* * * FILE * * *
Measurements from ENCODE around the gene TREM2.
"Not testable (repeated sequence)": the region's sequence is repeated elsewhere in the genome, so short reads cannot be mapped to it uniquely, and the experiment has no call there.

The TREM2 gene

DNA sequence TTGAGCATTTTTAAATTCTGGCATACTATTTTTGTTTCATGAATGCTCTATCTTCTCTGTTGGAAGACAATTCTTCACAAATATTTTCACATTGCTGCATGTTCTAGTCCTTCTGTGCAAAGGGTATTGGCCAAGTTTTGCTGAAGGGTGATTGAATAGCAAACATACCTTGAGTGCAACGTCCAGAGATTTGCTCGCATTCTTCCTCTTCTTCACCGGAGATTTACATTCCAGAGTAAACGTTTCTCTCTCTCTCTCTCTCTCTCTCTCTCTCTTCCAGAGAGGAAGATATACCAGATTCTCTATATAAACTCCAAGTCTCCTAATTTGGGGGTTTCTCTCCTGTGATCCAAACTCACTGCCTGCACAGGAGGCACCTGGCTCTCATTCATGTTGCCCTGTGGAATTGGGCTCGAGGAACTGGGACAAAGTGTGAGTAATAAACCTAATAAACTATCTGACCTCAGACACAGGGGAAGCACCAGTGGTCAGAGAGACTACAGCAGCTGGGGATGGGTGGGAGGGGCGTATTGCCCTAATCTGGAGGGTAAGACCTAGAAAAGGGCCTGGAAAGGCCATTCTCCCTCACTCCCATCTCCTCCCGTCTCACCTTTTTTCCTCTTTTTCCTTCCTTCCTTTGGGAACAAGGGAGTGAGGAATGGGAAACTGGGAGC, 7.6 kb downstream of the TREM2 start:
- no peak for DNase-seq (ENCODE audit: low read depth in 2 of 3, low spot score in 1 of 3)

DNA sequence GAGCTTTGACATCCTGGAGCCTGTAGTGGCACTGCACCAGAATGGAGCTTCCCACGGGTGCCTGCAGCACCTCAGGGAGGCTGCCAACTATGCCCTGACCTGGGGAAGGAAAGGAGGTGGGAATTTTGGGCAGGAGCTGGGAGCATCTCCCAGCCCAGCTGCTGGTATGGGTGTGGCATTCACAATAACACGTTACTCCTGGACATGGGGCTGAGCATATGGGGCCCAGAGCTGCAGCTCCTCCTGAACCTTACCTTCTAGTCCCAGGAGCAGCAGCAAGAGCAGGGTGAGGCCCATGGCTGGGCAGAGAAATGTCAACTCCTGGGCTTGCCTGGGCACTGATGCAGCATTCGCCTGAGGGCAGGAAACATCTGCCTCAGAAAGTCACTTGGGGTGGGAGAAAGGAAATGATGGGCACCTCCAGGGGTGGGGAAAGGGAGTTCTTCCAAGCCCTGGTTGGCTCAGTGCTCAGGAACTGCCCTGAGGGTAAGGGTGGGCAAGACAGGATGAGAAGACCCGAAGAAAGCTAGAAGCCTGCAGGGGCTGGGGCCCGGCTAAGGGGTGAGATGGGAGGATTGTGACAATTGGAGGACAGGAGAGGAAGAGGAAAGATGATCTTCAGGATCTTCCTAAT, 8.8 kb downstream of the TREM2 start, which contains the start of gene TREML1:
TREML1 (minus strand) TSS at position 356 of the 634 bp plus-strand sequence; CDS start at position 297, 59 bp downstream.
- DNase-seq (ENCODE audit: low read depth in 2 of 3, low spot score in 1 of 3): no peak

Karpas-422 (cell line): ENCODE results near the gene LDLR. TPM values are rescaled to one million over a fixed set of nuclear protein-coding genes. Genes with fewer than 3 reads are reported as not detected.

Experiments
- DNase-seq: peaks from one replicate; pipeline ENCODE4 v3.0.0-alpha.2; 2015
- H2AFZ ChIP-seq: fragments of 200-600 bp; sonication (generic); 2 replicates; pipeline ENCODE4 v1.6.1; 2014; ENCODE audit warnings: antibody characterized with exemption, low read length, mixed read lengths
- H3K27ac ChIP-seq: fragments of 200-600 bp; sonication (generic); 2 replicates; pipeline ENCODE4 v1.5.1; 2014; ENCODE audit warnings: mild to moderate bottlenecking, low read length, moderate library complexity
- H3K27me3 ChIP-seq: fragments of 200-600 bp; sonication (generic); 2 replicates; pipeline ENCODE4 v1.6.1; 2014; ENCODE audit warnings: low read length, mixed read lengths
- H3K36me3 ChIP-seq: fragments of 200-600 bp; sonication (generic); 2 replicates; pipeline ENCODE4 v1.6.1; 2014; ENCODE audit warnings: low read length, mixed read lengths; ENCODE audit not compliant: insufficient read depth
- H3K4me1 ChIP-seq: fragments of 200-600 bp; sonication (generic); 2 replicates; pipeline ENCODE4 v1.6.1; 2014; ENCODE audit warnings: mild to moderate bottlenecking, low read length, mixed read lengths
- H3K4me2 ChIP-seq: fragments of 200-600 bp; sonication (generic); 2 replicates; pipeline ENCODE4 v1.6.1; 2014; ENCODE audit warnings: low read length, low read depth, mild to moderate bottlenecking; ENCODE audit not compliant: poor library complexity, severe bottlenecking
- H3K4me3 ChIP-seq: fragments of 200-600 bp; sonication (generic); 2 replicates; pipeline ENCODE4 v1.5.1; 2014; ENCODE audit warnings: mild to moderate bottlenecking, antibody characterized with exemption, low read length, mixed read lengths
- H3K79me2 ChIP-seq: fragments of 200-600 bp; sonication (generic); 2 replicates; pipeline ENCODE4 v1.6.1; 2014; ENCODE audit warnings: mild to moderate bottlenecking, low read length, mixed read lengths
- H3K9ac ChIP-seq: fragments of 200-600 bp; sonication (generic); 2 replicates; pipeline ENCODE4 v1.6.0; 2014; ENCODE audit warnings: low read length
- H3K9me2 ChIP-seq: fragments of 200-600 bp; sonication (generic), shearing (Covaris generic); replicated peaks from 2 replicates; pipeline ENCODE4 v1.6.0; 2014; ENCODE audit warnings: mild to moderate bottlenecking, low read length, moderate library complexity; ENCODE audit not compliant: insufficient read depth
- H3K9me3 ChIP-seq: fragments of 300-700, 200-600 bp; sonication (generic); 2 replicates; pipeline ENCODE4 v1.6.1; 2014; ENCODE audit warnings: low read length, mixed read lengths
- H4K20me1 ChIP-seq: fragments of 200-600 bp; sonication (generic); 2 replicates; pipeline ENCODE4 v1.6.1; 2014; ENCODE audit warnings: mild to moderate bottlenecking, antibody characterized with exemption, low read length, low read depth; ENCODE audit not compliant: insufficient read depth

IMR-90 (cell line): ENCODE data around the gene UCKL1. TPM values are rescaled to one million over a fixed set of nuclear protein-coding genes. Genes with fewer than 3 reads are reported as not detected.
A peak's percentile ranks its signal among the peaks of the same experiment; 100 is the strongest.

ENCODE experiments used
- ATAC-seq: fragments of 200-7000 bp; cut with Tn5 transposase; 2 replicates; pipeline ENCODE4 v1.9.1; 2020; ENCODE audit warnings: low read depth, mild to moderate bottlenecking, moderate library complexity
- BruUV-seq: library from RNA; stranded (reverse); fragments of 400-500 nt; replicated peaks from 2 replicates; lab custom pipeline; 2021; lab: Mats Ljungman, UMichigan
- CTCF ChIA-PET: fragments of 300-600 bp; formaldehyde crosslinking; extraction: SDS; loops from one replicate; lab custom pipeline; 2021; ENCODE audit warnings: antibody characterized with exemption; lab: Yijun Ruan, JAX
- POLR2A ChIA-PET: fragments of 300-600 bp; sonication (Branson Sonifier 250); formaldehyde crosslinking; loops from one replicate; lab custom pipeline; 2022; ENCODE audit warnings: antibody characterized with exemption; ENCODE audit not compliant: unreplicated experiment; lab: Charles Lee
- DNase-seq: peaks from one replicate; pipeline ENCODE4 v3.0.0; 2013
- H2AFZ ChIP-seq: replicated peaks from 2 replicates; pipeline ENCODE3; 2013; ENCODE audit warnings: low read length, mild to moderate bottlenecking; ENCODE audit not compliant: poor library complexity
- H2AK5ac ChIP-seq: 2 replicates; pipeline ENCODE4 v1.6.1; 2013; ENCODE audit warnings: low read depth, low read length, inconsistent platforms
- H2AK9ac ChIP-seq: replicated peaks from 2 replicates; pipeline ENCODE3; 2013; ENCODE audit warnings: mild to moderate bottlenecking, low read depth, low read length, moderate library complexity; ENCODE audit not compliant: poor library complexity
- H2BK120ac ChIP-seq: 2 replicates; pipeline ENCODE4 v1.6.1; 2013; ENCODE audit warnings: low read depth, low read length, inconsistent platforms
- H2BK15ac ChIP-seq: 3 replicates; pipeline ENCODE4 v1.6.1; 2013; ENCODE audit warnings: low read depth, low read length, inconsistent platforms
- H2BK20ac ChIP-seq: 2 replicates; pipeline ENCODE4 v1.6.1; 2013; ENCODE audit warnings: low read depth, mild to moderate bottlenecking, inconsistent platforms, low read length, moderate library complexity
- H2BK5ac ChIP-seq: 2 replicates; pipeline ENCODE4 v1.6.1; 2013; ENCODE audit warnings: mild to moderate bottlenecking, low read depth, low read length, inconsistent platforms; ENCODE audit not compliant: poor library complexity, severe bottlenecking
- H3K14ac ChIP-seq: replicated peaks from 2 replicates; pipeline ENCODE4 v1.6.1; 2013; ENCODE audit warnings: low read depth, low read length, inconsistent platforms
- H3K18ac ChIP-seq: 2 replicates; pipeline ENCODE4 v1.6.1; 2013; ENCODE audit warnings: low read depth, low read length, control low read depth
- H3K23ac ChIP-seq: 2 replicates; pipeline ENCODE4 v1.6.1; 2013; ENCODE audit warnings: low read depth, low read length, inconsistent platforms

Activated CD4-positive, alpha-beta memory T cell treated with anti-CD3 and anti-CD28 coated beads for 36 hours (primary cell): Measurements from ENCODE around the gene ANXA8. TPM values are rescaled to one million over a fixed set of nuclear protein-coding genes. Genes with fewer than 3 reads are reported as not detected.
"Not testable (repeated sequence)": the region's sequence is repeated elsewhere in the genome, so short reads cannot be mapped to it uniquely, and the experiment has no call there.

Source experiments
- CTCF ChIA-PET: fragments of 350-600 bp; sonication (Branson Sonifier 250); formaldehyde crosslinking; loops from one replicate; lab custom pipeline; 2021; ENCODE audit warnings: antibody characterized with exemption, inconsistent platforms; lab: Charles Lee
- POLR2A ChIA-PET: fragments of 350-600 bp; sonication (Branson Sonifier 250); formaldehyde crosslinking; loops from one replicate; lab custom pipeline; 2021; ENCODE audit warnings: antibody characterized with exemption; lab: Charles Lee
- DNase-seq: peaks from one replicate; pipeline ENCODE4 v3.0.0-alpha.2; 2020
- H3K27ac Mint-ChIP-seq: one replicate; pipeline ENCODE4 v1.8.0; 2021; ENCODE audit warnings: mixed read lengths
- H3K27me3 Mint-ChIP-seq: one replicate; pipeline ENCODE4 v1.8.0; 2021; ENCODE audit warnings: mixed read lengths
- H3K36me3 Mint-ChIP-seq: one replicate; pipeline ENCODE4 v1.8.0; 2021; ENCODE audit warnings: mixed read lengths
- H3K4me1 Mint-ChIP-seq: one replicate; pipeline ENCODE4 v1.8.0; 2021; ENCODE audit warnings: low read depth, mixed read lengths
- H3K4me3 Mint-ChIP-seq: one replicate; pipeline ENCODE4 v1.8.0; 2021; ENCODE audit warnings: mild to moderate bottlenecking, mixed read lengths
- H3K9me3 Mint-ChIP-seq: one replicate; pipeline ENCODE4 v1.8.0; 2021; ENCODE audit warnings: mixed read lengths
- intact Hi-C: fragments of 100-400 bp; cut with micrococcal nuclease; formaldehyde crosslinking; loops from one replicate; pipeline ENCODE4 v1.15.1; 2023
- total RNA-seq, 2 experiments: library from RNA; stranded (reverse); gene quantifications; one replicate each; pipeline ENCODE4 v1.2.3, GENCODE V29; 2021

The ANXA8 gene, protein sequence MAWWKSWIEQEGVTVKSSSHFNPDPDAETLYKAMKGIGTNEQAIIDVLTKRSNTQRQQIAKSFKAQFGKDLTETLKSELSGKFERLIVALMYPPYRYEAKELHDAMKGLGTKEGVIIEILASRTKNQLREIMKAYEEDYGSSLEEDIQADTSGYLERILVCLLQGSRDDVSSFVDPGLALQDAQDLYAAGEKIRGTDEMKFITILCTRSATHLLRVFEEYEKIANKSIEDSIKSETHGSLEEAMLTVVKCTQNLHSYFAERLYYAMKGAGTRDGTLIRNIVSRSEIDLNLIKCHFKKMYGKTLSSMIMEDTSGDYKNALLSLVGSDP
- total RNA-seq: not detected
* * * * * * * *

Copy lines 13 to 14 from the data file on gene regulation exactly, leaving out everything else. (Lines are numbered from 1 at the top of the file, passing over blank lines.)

- H3K27ac ChIP-seq: fragments of 200-600 bp; sonication (generic); 2 replicates; pipeline ENCODE4 v1.5.1; 2014; ENCODE audit warnings: mild to moderate bottlenecking, low read length, moderate library complexity
- H3K27me3 ChIP-seq: fragments of 200-600 bp; sonication (generic); 2 replicates; pipeline ENCODE4 v1.6.1; 2014; ENCODE audit warnings: low read length, mixed read lengths